Attendance by non-members at any event where alcohol is present shall be by invitation only, and the chapter shall utilize a guest list system. Attendance at events with alcohol is limited to a 3:1 maximum guest-to-member ratio. Furthermore, attendance shall not exceed the local fire and building code capacities of the chapter premises or host venue.

Any event or activity related to the new member joining process (e.g., recruitment, intake, rush, etc.) shall be substance free. No alcohol or drugs may be present if the event or activity is related to new member activities, meetings, or initiation into the Fraternity, including but not limited to “bid night,” and any ritual or ceremony.

The chapter, members, or guests shall not permit, encourage, coerce, glorify or participate in any activities involving the rapid consumption of alcohol, such as drinking games.

Alcohol Poisoning and Emergency Care

In the interest of the safety of our members and guests and acknowledging that the misuse of alcohol occurs on college campuses in general, the below steps are provided for reference and training.

Following is provided via Fraternal Health and Safety Initiative website, used with permission. Original source: Gordie Center for Substance Abuse Prevention at the University of Virginia

Signs of Alcohol Poisoning

Use “PUBS” as a guide to the symptoms of alcohol overdose

Puking while passed out

Unresponsive to stimulation (pinch or shaking)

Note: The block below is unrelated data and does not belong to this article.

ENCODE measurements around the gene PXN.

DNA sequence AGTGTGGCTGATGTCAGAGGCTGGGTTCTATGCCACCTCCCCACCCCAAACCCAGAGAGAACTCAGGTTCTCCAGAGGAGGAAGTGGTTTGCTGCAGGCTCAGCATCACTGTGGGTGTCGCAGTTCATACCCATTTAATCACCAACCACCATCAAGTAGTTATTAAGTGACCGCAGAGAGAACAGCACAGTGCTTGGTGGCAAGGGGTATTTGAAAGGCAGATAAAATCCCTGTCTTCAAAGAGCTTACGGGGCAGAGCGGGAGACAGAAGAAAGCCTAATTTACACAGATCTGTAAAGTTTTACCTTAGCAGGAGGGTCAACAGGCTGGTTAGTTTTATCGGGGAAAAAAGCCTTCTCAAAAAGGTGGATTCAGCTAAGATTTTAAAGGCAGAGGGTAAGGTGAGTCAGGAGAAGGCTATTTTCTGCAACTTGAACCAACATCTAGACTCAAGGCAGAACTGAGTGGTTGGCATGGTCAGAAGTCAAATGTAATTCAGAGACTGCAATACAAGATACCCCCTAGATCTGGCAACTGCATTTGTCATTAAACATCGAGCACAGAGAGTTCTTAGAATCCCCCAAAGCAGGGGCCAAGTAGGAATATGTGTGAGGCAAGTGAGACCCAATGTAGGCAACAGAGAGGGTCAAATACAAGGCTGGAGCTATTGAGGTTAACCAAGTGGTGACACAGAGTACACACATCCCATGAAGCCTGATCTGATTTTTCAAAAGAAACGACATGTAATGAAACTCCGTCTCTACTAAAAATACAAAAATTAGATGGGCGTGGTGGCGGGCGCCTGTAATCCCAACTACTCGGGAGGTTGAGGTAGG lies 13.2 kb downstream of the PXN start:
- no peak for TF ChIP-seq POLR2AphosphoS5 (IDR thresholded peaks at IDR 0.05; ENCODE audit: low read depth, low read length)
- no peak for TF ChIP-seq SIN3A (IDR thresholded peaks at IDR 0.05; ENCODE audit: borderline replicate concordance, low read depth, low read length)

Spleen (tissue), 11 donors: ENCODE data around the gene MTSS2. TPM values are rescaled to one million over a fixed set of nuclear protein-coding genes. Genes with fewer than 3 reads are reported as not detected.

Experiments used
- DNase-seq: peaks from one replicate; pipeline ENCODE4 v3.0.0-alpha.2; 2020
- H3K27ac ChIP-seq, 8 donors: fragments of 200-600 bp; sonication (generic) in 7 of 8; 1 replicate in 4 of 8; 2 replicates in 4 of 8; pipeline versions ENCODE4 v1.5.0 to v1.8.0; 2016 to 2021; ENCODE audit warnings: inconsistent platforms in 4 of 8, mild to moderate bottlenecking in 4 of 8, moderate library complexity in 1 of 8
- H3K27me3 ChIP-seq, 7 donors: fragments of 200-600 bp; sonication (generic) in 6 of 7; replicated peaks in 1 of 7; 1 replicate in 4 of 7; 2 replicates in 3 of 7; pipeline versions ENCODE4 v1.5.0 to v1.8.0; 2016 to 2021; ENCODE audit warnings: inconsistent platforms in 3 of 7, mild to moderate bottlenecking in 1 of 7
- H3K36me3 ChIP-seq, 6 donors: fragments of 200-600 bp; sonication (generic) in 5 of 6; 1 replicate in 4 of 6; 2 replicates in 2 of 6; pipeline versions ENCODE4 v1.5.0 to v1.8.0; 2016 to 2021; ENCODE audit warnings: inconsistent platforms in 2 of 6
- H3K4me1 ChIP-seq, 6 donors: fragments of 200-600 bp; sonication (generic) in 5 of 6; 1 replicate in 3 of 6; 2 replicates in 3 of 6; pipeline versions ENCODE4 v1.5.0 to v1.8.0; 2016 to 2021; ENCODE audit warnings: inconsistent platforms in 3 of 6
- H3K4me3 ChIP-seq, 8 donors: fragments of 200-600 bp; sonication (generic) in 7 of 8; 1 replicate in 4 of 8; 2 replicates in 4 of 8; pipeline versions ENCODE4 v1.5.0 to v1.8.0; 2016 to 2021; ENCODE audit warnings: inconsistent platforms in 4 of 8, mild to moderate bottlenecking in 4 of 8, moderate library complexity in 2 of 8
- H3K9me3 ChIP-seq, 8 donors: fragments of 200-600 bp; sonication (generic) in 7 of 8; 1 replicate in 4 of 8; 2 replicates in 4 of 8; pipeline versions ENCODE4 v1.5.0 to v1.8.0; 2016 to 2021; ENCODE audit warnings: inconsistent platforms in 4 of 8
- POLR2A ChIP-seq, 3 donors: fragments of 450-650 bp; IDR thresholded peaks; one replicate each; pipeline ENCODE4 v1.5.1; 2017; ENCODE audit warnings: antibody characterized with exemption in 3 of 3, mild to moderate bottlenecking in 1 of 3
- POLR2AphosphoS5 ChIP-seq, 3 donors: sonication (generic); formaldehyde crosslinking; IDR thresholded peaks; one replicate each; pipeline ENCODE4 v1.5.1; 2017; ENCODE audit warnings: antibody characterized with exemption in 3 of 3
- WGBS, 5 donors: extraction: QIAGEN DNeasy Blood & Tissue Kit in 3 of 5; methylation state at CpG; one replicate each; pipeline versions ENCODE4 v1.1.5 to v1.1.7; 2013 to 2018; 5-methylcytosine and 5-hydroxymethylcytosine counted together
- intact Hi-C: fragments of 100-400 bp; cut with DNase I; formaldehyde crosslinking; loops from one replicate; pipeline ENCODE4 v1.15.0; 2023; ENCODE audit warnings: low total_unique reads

Breathing (slow, shallow or no breathing)

Skin (blue, cold or clammy)

If you see even one sign of alcohol overdose – Call 911

Guidelines for Obtaining Medical Assistance

• Call 911 and identify yourself to the 911 operator.

• State your problem and what you feel you need.

• Give the specific location of the incident and the phone number.

• Stay there until help arrives and call your chapter officer or a sober brother/sister/friend.

DO NOT administer anything orally (food, coffee, water, etc.). It can induce vomiting.

DO NOT give the person a cold shower. The shock could cause the person to pass out and result in injuries.

DO NOT try to exercise the person. The person could fall and cause injury.

DO NOT try to restrain the person without (sober) assistance.

How to Help a Friend

First Aid for Intoxicated People

If a person is drunk and belligerent, it is best not to be verbally confrontational or aggressive in any way. Joking, kidding, bargaining, and enlisting the help of friends are the best ways to deal with a belligerent person. It is important to speak clearly and calmly and to try to coax the person to a quiet place where he/she can calm down. If repeated attempts to calm the person down are unsuccessful, it is best to enlist outside intervention.